Carnegie Mellon University
Harnessing the Data Science (R)evolution
Monday, April 10, 2017
to 5:00 PM
McMurtry Auditorium Duncan Hall
6100 Main St
Houston, Texas, USA
The use of the phrase "data science" has exploded in recent years. Companies are hiring scores of data scientists; new undergraduate and graduate programs in data science are proliferating; and students are clamoring for training in every related skill imaginable. But what is data science? And who owns it? Who is responsible for this field? No one knows the definitive answers, but no one wants to be left behind. As such, a wealth of new growth opportunities (e.g. NSF support for Foundational Data Science, Digital Humanities) co-exist with baseline-defining activities (e.g. National Academy of Science committee on Envisioning the Data Science Discipline, ASA webinars). An exciting, but overwhelming combination.
In this talk, I'll give an overview of recent Data Science Initiatives at Carnegie Mellon Statistics ranging from developing new joint programs in Statistics and Machine Learning to revamping introductory level Data Science courses for the Humanities and Social Sciences to partnering with industry for a Data Science competition series. I'll also present examples of research projects that straddle the interdisciplinary boundaries inherent in data science including characterizing civilian casualties in ongoing civil wars and building models for online foreign language acquisition. Demonstrations and illustrative examples will be included as well as wisdom gained, lessons learned, and ideas for the future.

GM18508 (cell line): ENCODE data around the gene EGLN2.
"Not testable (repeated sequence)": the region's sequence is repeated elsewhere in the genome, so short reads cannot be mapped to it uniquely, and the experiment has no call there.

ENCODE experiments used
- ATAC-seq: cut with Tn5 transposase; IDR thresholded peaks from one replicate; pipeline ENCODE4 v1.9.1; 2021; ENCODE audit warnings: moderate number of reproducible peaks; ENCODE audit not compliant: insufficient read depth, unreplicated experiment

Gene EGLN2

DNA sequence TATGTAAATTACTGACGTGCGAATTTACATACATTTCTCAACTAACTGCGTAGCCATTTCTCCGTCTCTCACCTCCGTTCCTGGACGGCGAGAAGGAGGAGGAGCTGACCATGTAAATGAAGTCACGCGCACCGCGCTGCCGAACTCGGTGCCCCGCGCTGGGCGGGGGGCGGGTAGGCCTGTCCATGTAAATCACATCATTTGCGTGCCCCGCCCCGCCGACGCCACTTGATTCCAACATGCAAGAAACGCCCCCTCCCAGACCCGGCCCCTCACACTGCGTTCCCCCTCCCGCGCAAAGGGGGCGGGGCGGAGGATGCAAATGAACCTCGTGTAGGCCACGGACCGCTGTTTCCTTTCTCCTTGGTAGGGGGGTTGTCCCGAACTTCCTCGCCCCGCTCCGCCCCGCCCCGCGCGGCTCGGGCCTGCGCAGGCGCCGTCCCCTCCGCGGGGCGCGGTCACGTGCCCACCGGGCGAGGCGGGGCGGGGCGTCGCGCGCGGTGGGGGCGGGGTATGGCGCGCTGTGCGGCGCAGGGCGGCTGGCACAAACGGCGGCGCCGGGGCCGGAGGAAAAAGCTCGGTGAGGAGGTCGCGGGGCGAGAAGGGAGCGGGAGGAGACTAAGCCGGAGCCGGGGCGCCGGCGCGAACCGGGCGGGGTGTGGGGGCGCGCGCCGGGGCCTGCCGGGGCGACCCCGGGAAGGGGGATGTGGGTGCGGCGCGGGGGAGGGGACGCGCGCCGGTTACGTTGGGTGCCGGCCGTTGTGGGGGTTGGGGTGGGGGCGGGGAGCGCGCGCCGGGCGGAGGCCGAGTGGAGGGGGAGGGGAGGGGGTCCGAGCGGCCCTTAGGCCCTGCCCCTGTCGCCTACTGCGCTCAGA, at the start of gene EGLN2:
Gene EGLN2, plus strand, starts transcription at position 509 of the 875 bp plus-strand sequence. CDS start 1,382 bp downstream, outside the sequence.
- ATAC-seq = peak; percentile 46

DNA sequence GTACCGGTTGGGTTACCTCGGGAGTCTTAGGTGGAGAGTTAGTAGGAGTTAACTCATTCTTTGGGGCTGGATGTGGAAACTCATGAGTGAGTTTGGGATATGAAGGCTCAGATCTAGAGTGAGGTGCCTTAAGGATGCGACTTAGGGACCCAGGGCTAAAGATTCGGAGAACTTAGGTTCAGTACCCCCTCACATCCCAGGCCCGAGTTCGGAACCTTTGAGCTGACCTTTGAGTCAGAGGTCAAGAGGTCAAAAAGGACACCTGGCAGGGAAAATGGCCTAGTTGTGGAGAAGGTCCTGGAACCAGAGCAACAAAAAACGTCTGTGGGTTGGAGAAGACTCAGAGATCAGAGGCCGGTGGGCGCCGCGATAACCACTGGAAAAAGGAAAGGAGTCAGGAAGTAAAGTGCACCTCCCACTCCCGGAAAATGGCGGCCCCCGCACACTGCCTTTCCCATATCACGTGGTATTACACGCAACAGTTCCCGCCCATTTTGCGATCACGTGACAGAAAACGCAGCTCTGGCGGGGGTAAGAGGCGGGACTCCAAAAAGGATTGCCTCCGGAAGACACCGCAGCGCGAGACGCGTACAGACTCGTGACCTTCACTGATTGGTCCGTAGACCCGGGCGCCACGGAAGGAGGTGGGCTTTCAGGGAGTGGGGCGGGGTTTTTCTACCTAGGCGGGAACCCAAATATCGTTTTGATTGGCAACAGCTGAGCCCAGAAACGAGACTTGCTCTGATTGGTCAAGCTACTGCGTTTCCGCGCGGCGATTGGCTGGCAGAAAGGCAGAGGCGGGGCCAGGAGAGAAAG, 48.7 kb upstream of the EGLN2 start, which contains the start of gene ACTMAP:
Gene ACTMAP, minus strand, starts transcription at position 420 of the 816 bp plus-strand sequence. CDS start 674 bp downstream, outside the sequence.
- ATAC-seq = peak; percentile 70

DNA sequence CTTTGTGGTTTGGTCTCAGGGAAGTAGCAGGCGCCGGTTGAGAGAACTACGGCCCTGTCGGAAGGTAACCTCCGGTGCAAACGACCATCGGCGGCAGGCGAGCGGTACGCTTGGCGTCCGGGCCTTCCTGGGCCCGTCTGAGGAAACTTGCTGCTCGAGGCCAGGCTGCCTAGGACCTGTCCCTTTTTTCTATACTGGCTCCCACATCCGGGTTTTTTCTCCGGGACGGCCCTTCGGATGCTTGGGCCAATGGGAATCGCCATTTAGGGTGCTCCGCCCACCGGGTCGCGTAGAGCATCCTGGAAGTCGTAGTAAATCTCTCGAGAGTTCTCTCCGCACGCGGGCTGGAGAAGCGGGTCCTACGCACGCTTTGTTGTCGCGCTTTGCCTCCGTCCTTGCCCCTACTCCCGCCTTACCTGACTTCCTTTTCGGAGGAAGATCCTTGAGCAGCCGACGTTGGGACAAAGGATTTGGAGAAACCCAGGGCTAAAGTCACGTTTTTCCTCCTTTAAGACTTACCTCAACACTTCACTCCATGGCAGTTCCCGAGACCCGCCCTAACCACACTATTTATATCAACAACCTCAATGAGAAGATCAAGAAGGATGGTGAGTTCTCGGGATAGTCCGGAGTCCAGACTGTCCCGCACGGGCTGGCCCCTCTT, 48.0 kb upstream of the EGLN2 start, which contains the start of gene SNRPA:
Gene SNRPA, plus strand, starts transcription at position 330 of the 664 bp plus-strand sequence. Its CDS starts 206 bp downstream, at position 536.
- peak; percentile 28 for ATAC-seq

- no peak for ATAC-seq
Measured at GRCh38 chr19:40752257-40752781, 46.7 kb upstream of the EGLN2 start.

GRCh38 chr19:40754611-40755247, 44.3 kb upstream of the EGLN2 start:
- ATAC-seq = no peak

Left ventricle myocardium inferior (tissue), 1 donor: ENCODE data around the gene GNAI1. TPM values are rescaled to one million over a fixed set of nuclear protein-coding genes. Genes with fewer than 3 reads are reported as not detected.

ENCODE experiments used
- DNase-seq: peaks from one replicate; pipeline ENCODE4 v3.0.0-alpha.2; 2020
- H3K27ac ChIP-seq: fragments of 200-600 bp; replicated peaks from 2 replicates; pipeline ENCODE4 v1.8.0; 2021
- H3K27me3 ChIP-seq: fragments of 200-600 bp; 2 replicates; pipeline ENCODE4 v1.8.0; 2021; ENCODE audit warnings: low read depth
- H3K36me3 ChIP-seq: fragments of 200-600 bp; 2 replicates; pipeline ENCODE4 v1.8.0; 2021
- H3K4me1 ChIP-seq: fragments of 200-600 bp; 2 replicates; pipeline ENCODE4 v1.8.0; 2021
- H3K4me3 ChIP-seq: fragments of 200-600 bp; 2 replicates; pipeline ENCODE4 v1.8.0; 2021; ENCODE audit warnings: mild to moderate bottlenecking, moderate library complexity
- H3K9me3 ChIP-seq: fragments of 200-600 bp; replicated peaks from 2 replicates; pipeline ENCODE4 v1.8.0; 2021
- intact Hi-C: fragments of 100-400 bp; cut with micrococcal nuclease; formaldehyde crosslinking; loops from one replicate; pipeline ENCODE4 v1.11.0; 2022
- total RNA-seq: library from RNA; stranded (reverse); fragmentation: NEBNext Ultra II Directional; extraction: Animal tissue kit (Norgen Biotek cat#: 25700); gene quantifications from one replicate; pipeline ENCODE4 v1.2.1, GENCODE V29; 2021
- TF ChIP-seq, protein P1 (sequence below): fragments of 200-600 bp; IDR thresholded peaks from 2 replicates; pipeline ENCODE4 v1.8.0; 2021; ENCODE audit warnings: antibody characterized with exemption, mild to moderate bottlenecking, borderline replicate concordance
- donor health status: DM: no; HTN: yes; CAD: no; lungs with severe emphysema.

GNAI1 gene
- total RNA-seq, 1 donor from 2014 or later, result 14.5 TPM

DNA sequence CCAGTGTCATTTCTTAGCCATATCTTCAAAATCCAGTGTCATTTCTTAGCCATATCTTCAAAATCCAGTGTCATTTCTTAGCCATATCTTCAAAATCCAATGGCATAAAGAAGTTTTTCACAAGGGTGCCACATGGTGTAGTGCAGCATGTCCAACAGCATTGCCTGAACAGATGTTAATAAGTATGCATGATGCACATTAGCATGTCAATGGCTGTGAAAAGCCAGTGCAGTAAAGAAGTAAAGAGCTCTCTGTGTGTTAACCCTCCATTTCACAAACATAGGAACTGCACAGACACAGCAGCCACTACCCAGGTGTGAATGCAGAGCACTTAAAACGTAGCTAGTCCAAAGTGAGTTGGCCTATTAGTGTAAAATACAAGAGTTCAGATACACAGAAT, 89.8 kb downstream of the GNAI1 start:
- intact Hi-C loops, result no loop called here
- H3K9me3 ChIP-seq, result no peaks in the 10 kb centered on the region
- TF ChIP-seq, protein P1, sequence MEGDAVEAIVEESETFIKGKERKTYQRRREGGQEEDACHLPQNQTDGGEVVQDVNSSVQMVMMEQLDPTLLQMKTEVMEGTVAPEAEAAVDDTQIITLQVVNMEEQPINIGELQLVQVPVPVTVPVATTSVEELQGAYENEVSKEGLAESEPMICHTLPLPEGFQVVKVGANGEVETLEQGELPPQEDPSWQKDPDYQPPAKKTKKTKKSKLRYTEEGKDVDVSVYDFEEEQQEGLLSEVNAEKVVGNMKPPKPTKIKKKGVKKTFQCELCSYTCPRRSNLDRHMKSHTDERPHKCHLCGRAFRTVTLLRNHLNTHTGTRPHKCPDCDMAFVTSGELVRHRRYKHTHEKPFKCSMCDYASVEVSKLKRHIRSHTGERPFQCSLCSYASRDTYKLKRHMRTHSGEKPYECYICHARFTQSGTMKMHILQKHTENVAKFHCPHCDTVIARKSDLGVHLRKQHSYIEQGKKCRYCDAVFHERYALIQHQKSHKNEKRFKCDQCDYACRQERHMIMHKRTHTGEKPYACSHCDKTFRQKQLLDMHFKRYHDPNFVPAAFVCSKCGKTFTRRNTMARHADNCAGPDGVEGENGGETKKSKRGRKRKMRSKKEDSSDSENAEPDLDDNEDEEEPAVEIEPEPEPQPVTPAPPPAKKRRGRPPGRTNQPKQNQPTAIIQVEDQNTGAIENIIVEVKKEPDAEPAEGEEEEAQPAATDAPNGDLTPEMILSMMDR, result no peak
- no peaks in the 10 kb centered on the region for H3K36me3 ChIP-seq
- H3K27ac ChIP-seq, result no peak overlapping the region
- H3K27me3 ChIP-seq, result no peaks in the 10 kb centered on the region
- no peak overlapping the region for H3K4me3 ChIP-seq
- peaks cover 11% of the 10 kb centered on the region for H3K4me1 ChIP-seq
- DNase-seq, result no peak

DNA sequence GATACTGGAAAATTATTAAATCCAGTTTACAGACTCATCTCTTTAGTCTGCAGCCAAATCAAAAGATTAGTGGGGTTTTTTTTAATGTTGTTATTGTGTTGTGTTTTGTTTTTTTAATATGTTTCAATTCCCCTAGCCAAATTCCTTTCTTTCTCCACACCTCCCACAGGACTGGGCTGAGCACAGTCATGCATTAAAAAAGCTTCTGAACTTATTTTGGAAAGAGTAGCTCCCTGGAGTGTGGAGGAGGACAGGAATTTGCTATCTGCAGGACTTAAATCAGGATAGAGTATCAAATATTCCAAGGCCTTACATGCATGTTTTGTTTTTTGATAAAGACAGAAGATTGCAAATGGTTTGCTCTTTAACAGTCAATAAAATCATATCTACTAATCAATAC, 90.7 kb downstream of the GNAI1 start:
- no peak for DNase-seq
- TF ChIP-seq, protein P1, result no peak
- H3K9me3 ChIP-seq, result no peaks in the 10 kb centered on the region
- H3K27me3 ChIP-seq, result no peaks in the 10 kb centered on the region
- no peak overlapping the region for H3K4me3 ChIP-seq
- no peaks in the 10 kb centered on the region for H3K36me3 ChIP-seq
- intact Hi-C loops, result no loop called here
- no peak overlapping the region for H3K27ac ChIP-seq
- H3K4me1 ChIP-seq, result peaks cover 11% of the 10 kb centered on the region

Rebecca Nugent is the Associate Department Head, Teaching Professor, and Director of Undergraduate Studies in the Department of Statistics at Carnegie Mellon University. She received her PhD in Statistics from the University of Washington, her MS in Statistics from Stanford University, and her Bachelor's in Mathematics, Statistics, and Spanish from Rice University. Sid Rich Rules, Death from Above! Her methodological research focuses on clustering and classification in messy, high-dimensional settings. Recently she has been developing and implementing modern, interdisciplinary programmatic changes at the department and university levels. She serves on the National Academy of Science committee on Envisioning the Data Science Discipline and recently gave a TED talk on Embracing Your Inner Data Scientist.